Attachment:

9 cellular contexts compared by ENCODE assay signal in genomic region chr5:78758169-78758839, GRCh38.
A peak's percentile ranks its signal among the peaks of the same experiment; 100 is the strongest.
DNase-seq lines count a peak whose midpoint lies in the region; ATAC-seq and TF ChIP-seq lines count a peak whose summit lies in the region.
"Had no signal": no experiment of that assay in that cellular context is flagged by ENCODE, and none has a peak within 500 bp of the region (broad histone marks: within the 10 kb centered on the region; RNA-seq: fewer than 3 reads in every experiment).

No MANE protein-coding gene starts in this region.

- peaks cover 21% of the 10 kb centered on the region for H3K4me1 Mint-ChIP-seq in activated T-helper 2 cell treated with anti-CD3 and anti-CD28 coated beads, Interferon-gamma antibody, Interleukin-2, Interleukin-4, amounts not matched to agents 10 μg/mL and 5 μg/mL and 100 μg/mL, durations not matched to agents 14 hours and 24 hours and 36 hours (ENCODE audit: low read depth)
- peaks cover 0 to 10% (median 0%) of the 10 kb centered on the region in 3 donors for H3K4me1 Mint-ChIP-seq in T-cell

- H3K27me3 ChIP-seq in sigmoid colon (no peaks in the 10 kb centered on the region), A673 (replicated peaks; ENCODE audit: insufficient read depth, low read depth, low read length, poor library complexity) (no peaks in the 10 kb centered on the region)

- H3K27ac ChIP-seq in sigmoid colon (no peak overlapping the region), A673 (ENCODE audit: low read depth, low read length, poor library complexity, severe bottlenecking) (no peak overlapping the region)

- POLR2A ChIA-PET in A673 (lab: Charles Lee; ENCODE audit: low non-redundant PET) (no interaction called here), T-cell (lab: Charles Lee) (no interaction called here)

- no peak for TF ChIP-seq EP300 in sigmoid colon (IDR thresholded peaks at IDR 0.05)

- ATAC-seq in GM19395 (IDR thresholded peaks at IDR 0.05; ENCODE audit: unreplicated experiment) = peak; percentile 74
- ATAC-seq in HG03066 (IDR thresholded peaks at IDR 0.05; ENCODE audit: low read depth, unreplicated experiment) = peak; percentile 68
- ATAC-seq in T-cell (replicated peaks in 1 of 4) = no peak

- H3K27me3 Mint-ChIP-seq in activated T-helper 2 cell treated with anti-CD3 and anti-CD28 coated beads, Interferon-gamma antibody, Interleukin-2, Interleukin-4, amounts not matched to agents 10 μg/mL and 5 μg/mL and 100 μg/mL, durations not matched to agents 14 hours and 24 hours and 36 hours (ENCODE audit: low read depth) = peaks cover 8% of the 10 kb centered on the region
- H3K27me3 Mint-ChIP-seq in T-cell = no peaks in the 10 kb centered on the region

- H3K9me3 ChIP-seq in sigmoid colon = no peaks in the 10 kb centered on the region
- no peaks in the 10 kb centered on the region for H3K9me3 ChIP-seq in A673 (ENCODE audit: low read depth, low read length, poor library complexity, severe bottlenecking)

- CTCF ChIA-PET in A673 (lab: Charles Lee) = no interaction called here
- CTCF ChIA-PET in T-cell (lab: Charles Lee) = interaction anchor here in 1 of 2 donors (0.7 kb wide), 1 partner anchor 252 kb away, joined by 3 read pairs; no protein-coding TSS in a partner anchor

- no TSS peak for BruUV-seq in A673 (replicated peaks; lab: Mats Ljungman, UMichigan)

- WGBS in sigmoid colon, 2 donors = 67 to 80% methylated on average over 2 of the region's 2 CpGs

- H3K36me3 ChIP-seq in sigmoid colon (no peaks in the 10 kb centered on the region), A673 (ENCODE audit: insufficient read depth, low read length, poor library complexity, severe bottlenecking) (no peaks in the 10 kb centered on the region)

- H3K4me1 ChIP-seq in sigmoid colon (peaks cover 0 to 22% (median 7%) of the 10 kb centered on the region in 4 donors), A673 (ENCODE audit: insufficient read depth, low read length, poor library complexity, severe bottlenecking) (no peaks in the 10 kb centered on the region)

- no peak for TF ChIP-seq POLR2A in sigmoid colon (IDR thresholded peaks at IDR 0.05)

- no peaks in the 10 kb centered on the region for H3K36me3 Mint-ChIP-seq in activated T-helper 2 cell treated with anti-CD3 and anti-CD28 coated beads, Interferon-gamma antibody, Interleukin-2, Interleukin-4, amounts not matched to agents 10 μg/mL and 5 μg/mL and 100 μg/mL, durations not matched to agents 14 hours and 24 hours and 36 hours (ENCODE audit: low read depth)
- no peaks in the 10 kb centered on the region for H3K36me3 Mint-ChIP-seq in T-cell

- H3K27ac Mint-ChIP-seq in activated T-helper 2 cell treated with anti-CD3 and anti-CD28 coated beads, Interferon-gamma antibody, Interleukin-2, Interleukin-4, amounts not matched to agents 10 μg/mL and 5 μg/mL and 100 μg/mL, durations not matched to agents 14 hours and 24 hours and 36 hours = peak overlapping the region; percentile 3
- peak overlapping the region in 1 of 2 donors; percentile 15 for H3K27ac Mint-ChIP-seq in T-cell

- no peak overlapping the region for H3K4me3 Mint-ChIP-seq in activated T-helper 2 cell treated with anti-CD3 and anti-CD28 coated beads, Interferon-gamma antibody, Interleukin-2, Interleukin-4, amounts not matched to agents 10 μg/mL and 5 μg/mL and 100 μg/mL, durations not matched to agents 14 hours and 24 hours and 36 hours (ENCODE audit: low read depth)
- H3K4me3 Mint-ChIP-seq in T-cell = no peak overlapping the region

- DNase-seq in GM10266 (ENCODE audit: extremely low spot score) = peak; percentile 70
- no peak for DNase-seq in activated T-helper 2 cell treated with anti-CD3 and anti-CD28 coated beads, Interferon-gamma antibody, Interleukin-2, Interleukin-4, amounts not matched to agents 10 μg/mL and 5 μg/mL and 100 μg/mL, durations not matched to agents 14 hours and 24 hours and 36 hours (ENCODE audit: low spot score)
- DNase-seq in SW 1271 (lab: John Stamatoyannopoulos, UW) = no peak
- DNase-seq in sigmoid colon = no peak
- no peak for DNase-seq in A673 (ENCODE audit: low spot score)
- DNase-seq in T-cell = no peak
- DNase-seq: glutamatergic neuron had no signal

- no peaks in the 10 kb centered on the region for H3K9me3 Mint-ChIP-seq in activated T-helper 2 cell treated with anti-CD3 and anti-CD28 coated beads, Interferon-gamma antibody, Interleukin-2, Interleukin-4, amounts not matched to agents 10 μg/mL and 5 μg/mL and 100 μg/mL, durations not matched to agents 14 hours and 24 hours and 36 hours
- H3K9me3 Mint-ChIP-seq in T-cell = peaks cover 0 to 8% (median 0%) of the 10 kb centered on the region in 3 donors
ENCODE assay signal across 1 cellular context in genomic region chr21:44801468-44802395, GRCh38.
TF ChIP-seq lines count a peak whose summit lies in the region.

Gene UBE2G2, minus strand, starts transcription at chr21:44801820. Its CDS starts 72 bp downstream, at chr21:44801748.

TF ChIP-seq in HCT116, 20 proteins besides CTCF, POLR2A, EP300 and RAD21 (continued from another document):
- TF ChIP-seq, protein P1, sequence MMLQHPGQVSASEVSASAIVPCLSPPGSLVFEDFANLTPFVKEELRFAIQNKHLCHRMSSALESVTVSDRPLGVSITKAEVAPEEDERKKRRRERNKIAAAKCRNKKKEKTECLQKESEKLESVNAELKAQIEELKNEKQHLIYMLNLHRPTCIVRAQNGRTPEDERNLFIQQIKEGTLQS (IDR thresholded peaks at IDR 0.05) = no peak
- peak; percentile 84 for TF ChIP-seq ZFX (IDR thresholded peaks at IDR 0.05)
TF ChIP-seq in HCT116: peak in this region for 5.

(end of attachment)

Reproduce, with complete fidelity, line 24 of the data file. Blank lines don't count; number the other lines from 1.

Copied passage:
- H3K4me1 ChIP-seq in sigmoid colon (peaks cover 0 to 22% (median 7%) of the 10 kb centered on the region in 4 donors), A673 (ENCODE audit: insufficient read depth, low read length, poor library complexity, severe bottlenecking) (no peaks in the 10 kb centered on the region)